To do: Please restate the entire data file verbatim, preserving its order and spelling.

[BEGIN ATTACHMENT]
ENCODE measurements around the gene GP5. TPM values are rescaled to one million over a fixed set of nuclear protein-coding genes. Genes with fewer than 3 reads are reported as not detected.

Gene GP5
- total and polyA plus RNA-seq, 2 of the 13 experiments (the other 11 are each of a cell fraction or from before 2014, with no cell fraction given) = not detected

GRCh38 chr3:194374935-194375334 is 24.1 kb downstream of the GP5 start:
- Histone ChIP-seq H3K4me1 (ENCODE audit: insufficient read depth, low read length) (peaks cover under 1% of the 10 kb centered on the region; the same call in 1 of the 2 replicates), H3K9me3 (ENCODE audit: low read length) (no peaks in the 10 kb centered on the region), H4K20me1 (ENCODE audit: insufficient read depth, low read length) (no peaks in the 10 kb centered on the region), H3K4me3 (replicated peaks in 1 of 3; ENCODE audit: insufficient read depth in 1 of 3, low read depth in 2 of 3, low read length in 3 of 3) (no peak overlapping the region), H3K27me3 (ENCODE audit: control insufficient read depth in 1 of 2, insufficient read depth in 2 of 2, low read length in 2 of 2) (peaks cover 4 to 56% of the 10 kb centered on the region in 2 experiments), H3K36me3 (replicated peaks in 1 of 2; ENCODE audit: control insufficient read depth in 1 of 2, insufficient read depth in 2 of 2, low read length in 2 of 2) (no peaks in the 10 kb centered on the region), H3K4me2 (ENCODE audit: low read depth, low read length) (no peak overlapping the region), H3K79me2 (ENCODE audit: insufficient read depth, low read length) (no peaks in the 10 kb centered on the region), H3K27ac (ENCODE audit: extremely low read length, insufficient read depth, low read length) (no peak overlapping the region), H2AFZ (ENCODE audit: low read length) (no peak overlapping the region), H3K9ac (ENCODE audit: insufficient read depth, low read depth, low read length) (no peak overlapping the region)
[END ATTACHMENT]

ENCODE measurements around the gene GP5. TPM values are rescaled to one million over a fixed set of nuclear protein-coding genes. Genes with fewer than 3 reads are reported as not detected.

Gene GP5
- total and polyA plus RNA-seq, 2 of the 13 experiments (the other 11 are each of a cell fraction or from before 2014, with no cell fraction given) = not detected

GRCh38 chr3:194374935-194375334 is 24.1 kb downstream of the GP5 start:
- Histone ChIP-seq H3K4me1 (ENCODE audit: insufficient read depth, low read length) (peaks cover under 1% of the 10 kb centered on the region; the same call in 1 of the 2 replicates), H3K9me3 (ENCODE audit: low read length) (no peaks in the 10 kb centered on the region), H4K20me1 (ENCODE audit: insufficient read depth, low read length) (no peaks in the 10 kb centered on the region), H3K4me3 (replicated peaks in 1 of 3; ENCODE audit: insufficient read depth in 1 of 3, low read depth in 2 of 3, low read length in 3 of 3) (no peak overlapping the region), H3K27me3 (ENCODE audit: control insufficient read depth in 1 of 2, insufficient read depth in 2 of 2, low read length in 2 of 2) (peaks cover 4 to 56% of the 10 kb centered on the region in 2 experiments), H3K36me3 (replicated peaks in 1 of 2; ENCODE audit: control insufficient read depth in 1 of 2, insufficient read depth in 2 of 2, low read length in 2 of 2) (no peaks in the 10 kb centered on the region), H3K4me2 (ENCODE audit: low read depth, low read length) (no peak overlapping the region), H3K79me2 (ENCODE audit: insufficient read depth, low read length) (no peaks in the 10 kb centered on the region), H3K27ac (ENCODE audit: extremely low read length, insufficient read depth, low read length) (no peak overlapping the region), H2AFZ (ENCODE audit: low read length) (no peak overlapping the region), H3K9ac (ENCODE audit: insufficient read depth, low read depth, low read length) (no peak overlapping the region)